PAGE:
PROVO — In a primary between two candidates who basically view the world in the same way, sometimes you have to lift the tablecloth's edges to find differences.
Friday, before the Provo-Orem Chamber of Commerce, gubernatorial candidates Nolan Karras and Jon Huntsman Jr. debated for an hour on a variety of subjects. But they clearly disagreed on only two:
Karras would not repeal the sales tax on food, as Huntsman suggests, saying Utah faces too many funding crises over the next four years.
Huntsman would junk the state Board of Regents, the governor-appointed body that now oversees the state's 10 colleges and universities. Karras is the current chairman of the regents.
Yes, the two Republicans say they have different styles, different experiences, each bringing different strengths to a job held by Republicans since 1985.
They may even have different top priorities but only slightly different.
Karras says education is the most important issue, with good public and higher education systems being the driving force for Utah's much-needed economic development.
Huntsman switches those items around. A revitalized state economic development program will lead to the tax revenues required to deal with 145,000 new public education students and bulging college enrollments, he says.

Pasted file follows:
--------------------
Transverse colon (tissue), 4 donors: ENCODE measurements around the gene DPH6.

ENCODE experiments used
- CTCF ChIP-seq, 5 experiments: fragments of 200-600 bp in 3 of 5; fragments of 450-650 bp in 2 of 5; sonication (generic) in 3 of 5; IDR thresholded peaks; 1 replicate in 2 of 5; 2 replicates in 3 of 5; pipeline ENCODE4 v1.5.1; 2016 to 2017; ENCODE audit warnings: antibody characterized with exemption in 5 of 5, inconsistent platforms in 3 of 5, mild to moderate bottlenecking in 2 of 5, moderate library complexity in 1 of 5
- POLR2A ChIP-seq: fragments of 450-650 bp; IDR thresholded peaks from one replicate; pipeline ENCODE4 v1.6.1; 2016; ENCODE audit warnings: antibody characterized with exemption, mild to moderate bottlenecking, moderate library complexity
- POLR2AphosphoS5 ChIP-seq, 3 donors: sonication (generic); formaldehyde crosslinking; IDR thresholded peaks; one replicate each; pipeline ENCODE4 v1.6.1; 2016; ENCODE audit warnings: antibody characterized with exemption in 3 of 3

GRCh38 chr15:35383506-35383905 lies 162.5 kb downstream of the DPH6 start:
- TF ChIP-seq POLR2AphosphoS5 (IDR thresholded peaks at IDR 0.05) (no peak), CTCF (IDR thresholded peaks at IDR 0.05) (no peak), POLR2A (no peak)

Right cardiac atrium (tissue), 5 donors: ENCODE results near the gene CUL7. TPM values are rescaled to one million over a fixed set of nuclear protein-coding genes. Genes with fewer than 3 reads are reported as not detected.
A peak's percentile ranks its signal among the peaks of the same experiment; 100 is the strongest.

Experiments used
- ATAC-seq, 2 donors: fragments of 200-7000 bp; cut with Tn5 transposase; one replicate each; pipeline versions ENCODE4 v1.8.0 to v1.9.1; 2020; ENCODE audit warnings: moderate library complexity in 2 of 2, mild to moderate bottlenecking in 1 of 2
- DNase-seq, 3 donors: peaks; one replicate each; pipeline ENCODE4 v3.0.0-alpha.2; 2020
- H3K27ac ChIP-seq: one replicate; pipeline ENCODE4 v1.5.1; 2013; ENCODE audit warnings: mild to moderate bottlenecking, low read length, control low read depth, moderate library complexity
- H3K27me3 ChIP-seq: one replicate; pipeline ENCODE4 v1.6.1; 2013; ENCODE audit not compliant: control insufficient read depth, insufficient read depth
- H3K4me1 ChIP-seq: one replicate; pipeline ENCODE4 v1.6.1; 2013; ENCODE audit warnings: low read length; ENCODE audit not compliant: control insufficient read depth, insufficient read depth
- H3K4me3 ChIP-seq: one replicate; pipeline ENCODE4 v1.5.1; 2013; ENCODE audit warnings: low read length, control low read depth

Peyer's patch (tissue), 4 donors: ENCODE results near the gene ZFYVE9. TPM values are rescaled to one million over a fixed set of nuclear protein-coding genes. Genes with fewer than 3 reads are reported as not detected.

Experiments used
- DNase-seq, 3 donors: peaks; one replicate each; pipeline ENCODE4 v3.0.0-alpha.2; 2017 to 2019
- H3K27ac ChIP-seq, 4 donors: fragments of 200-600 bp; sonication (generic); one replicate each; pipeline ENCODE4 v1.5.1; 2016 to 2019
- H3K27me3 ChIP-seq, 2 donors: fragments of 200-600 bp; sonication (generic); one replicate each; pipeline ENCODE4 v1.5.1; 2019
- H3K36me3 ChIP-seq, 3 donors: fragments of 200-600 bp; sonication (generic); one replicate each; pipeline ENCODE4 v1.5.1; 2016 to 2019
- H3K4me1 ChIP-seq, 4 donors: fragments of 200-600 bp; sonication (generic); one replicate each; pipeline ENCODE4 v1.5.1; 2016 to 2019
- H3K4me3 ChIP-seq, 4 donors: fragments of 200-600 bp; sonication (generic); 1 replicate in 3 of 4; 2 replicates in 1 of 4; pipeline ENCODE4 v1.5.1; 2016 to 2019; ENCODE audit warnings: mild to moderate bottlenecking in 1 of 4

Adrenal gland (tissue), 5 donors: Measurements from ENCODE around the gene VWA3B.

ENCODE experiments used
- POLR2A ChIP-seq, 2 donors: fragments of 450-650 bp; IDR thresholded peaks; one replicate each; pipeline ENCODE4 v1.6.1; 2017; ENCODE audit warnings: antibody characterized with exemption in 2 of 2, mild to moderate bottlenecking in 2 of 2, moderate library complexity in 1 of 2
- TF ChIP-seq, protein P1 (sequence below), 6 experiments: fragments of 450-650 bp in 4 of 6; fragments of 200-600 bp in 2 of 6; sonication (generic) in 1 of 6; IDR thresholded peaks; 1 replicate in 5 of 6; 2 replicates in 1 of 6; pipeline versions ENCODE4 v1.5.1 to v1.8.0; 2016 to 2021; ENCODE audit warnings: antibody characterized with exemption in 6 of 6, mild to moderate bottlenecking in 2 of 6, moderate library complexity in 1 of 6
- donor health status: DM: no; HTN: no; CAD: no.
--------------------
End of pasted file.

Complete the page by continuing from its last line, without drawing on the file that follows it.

While state budgets will remain tight, Huntsman said that with new tax revenues coming from better collections on Internet sales, closing sales tax exemption "loopholes" and other pots, money can be found to "phase in" the reduction of state sales tax "on the most basic of (food) staples.
"We must review the burdens on the elderly and working families," said Huntsman.
But Karras says there are just too many demands now on critical state programs such as public education.
"If Jon indemnifies" — holds harmless — local governments, some of whom would see their budgets crash if they lost much of the sales tax from local grocery stores, "there will only be more pain at the state level and higher education, too, will be harmed."
Huntsman, whose mother used to serve as a regent, said more power should be given to university presidents and the appointed trustee boards that govern each institution. The larger board "should be eliminated eventually."
Karras defended the regents' actions, which he has overseen the past several years.
Just as the former Utah legislator commented that it would be wrong-headed to have each institution up at the Legislature lobbying for more money, pitting one against the other, the lights in the Provo Marriott ballroom flickered and dimmed.
"Is that an omen?" joked Karras.
The failing lights "speaks volumes on the Board of Regents' " activities, Huntsman joked back.
Higher education governance is working well now, said Karras. Institutional trustees are getting more authority from regents. "It would be a terrible mistake" to eliminate the master board, said Karras.
Some of the men's agreements:
Both said the state's tax system must be overhauled, after a thorough study.
Personal income tax brackets have not been adjusted for inflation since the mid-1970s, said Karras, a certified public accountant and financial adviser. But Utahns must understand that any changes "would be revenue-neutral." As taxes went up for some, for others they would go down, making the system more fair.